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Basic Liquefaction Process

What is LNG?

Liquefied natural gas (LNG) is natural gas (predominantly methane, CH4, with some mixture of ethane, C2H6) that has been cooled down to liquid form for ease and safety of non-pressurized storage or transport.

It takes up about 1/600th the volume of natural gas in the gaseous state (at standard conditions for temperature and pressure).

It is odourless, colourless, non-toxic and non-corrosive.

The feed gas generally undergoes pre-treatment involving removal of certain components, such as acid gases, water, and heavy hydrocarbons, which would cause difficulty in the liquefaction process.

The natural gas is then condensed into a liquid at close to atmospheric pressure by cooling it to approximately −162 °C (−260 °F); maximum transport pressure is set at around 25 kPa (4 psi).

How is LNG created?

The process begins with the pre-treatment of a feedstock of natural gas entering the system to remove impurities such as H2S, CO2, H2O, mercury and higher-chained hydrocarbons. Feedstock gas then enters the liquefaction unit where it is cooled to between -145 °C and -163 °C.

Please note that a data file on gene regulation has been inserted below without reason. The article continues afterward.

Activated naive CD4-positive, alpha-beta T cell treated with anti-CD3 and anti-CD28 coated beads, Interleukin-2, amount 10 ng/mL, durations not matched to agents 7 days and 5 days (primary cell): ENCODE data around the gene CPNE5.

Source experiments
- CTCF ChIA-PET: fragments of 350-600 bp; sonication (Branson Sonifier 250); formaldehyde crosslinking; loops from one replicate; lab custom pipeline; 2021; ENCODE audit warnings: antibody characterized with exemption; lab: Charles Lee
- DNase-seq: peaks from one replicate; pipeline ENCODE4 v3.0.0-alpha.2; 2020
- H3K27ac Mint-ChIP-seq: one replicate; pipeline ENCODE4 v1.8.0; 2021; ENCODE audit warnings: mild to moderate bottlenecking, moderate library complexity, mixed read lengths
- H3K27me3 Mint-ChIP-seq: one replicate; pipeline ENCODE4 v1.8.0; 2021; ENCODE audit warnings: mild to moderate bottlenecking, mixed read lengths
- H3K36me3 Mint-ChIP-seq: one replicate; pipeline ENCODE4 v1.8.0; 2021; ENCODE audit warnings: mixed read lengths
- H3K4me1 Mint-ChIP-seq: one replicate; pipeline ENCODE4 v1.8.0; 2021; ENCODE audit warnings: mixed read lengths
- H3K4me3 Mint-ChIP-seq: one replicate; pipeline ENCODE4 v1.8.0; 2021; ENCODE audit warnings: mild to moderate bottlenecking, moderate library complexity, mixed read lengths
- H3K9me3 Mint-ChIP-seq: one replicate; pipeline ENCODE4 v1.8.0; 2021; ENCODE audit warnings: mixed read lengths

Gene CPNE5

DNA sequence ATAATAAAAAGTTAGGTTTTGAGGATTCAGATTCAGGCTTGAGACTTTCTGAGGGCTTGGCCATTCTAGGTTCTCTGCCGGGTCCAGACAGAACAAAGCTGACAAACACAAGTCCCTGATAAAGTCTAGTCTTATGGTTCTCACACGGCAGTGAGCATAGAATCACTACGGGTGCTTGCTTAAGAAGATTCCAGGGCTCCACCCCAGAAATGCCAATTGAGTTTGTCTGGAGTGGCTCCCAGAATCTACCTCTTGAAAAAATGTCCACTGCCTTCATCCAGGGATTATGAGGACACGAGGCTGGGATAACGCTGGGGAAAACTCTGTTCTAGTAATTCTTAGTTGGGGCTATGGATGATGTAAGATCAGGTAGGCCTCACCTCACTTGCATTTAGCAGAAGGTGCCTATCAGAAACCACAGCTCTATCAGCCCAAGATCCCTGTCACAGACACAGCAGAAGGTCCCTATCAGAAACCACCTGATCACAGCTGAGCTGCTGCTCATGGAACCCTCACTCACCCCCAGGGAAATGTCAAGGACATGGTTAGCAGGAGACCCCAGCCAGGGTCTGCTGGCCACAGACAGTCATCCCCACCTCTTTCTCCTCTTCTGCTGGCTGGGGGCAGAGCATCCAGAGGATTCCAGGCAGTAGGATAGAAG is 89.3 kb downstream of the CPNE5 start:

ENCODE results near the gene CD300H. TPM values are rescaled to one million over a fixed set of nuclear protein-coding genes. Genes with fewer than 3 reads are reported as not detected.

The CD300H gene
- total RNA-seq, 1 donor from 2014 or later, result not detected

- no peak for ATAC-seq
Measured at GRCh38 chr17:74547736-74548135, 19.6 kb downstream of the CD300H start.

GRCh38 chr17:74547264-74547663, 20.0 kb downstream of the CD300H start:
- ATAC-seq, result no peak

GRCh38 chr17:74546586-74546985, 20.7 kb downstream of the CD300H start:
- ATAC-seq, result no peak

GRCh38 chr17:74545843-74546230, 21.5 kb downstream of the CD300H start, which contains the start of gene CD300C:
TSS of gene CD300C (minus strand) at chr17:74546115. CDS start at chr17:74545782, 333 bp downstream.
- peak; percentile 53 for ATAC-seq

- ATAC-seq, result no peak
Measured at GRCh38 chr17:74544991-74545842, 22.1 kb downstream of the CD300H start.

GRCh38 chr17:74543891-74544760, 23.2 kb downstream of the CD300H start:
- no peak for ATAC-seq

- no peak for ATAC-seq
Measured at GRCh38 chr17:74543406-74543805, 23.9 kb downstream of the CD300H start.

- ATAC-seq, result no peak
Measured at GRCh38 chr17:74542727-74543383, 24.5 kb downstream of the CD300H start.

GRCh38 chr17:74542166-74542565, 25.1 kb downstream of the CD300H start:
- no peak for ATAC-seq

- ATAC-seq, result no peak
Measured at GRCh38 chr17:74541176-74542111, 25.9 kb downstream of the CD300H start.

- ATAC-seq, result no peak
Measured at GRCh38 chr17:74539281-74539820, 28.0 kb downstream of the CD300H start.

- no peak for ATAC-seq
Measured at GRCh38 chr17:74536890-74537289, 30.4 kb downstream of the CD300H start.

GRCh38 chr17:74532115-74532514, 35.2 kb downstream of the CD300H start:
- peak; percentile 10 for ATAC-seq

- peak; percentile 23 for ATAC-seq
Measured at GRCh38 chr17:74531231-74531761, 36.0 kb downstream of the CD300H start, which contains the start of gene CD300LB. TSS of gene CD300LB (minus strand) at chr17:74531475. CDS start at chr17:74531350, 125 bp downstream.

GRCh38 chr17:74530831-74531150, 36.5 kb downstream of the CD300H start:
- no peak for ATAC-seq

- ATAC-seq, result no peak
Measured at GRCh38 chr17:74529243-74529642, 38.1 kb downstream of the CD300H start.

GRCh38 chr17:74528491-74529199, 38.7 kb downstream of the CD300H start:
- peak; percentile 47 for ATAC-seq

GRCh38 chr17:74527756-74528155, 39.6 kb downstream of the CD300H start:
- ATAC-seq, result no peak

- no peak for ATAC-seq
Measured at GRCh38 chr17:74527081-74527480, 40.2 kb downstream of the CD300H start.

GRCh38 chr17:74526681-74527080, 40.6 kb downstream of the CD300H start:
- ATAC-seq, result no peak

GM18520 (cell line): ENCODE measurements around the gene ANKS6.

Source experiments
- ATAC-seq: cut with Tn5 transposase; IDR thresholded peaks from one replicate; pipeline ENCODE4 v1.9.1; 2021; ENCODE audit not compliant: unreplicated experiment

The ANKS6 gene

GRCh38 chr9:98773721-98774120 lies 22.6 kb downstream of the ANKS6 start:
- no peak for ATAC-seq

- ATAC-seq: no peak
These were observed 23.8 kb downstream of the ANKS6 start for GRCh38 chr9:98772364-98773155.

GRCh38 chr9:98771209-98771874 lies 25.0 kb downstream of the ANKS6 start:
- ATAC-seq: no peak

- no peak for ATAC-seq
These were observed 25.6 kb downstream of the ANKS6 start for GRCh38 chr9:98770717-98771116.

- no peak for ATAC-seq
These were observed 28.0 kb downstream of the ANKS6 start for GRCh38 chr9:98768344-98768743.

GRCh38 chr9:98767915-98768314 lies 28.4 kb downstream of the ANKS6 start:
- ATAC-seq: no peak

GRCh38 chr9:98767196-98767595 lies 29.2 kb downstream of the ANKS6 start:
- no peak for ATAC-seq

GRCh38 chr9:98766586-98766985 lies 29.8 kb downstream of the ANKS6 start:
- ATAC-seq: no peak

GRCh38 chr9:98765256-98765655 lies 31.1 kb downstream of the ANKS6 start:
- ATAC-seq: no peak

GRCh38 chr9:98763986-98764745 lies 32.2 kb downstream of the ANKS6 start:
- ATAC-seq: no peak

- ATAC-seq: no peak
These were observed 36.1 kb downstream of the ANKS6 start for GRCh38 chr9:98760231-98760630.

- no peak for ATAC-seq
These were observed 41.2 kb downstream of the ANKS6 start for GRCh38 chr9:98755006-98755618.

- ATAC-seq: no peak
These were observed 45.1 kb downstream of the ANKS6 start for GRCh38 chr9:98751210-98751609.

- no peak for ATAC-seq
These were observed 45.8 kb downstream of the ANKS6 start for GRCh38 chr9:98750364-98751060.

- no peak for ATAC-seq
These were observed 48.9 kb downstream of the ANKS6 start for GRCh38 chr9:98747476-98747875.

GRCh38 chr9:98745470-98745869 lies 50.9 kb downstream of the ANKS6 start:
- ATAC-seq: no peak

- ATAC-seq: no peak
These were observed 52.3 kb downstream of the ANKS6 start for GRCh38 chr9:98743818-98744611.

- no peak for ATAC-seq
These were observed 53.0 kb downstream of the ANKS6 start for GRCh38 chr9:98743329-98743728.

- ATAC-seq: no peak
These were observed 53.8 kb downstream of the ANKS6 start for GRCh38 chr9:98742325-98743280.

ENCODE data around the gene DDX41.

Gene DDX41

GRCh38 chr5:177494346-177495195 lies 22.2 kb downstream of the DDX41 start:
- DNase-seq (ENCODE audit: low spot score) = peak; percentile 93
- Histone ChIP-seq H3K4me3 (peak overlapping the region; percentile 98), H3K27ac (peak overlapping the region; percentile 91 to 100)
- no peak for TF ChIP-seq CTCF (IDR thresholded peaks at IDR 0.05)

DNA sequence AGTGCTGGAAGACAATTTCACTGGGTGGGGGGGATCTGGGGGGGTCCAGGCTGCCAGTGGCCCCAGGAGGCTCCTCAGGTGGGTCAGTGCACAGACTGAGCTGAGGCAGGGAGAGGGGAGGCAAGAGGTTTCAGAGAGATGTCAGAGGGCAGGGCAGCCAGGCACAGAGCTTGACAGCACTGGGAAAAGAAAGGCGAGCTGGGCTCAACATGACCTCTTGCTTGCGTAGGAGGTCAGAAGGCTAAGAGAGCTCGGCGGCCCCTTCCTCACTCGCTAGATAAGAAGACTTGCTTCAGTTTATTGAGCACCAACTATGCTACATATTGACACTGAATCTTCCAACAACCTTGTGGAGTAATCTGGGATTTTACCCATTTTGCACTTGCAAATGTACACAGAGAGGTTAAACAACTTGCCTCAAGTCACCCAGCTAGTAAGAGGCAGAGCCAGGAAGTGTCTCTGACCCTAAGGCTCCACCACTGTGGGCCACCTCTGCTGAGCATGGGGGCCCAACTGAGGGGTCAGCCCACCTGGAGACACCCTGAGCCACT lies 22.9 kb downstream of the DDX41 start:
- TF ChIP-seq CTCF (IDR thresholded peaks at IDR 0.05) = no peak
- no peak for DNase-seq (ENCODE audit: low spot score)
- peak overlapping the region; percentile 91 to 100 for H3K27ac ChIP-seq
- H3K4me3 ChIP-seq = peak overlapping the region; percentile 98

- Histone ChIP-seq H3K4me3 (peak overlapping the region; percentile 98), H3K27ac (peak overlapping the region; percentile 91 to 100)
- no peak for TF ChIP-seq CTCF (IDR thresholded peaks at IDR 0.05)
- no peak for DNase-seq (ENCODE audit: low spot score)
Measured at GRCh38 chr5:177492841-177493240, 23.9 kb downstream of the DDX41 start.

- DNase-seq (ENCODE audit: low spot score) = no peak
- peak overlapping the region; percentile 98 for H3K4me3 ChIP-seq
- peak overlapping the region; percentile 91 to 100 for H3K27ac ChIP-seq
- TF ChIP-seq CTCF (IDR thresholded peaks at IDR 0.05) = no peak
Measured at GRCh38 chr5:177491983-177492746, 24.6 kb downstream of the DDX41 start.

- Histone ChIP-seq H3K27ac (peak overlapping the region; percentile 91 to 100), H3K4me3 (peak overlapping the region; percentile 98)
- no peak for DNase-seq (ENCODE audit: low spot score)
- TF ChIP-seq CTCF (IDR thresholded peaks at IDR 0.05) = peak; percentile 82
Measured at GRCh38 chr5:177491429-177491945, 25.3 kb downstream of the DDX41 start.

Although the type or number of heating cycles and/or refrigerants used may vary based on the technology, the basic process involves passing the gas through aluminium heat exchangers (cold box) and exposure to a compressed refrigerant. As the refrigerant is vaporised, the heat transfer causes the gas in the passes to cool.

The LNG is then stored in a specialised insulated tank at atmospheric pressure ready to be transported to its final destination.

How is LNG transported and stored?

Most domestic LNG is transported by land via truck/trailer designed for cryogenic temperatures. These units consist of an internal steel or aluminium compartment and an external carbon or steel compartment with a vacuum system in between to reduce the amount of heat transfer.
Once on site, the LNG must be stored in vacuum insulated or flat bottom storage tanks.

How is LNG changed back into gas?

When ready for distribution, the LNG enters a regasification facility where it is pumped into a vaporiser and heated back into gaseous form.
The gas then enters the pipeline distribution system and is delivered to the end-user.